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|Title:||Challenges for Kazakhstan's energy sector to 2050|
|Citation:||Sustainable Energy in Kazakhstan: Moving to Cleaner Energy in a Resource-Rich Country, 2018 / Kalyyuzhnova, Y., Pomfret, R. (ed./s), Ch.16, pp.267-281|
|Publisher Place:||United Kingdom|
|Series/Report no.:||Central Asia Research Forum|
|Abstract:||Since independence, Kazakhstan has passed through three phases of energy concerns, each of which posed distinct challenges. During the 1990s the principal concern was to exploit known oil reserves and explore for new fields. Although the process was uneven and provided only limited relief to the hardships of the transitional recession, its ultimate success was highlighted by Tengiz coming online, and the discovery of the Kashagan offshore field in 2000. After the turn of the century Kazakhstan experienced a massive oil-driven boom as both output and prices increased, and the principal issue was how to exploit the boom. The inevitable missteps were overshadowed by the overall increases in output and well-being, combined with establishment of a fund that could be used to address unanticipated shocks, such as the 2007 financial crisis, and to provide for future generations.1 Today the major challenge is how an energy-rich country should adjust to a world responding to climate change by paying increasing attention to cleaner energy sources. Whether Kazakhstan achieves its ambitious 2050 goals will depend on whether the country meets the current challenge as well as it dealt with the previous challenges. This chapter first highlights, in Section 16.1, the legacy of an energy-intensive economy inherited from the era of central planning and specialisation in producing coal and uranium in the Soviet economy. Although the transition of the 1990s was difficult, Kazakhstan turned out to have very good medium-term prospects based on the export of oil and gas. Section 16.2 examines the predictable decline in future demand for coal, oil and gas; the timing is uncertain, but the direction of change is not. The switch to renewable energy sources is uncertain, both with respect to timing and which renewables will turn out to be most economic. Section 16.3 makes the point that when technical change occurs it can be rapid, as illustrated by the example of Qatar, which before 2000 was sidelined relative to some of its neighbours by its lack of oil, but after 2000 Qatar boomed due to improved technology for producing and transporting gas, which allowed the country to take advantage of growing global concerns about dirty energy. Section 16.4 also draws on an example, describing how China is managing the transition away from an energy-intensive economy based on fossil fuels by taking a mixture of gradual experimental steps within a holistic picture of energy transition. Section 16.5 returns the focus to Kazakhstan, examining recent developments and analysing prospects for meeting the new energy challenge. Finally, Section 16.6 draws conclusions.|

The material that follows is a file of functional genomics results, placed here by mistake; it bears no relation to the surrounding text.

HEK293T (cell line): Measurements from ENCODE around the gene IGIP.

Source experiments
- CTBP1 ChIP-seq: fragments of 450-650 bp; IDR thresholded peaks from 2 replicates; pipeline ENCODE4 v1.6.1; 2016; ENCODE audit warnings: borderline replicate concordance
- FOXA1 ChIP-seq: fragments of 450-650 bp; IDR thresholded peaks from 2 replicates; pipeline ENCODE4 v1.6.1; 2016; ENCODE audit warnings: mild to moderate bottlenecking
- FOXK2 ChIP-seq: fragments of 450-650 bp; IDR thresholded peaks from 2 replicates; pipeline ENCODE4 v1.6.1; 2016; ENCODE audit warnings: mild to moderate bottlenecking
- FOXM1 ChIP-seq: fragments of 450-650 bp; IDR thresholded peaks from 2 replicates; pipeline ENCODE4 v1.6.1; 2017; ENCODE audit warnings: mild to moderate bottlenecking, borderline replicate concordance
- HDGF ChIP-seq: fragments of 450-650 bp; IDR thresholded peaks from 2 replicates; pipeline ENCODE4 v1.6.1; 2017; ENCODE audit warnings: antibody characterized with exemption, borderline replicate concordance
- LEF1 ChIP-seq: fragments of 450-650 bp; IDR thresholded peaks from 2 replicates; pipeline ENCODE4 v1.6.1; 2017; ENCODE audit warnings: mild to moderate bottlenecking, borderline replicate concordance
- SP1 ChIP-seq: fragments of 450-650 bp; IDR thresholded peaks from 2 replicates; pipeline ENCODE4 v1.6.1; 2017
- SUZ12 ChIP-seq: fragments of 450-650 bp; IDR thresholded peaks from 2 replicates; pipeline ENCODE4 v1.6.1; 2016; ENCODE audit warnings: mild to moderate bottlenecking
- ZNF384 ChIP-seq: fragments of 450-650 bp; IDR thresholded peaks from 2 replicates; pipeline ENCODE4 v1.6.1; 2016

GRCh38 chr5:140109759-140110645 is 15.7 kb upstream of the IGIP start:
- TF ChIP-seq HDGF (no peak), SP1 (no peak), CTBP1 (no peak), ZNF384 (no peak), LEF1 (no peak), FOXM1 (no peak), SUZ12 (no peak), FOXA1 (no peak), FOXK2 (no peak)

|Rights:||© 2018 Yelena Kalyuzhnova and Richard Pomfret. The rights of the editors to be identified as the authors of the editorial matter, and of the authors for their individual chapters, has been asserted in accordance with sections 77 and 78 of the Copyright, Design and Patents Act 1988. All rights reserved.|
|Appears in Collections:||Economics publications|
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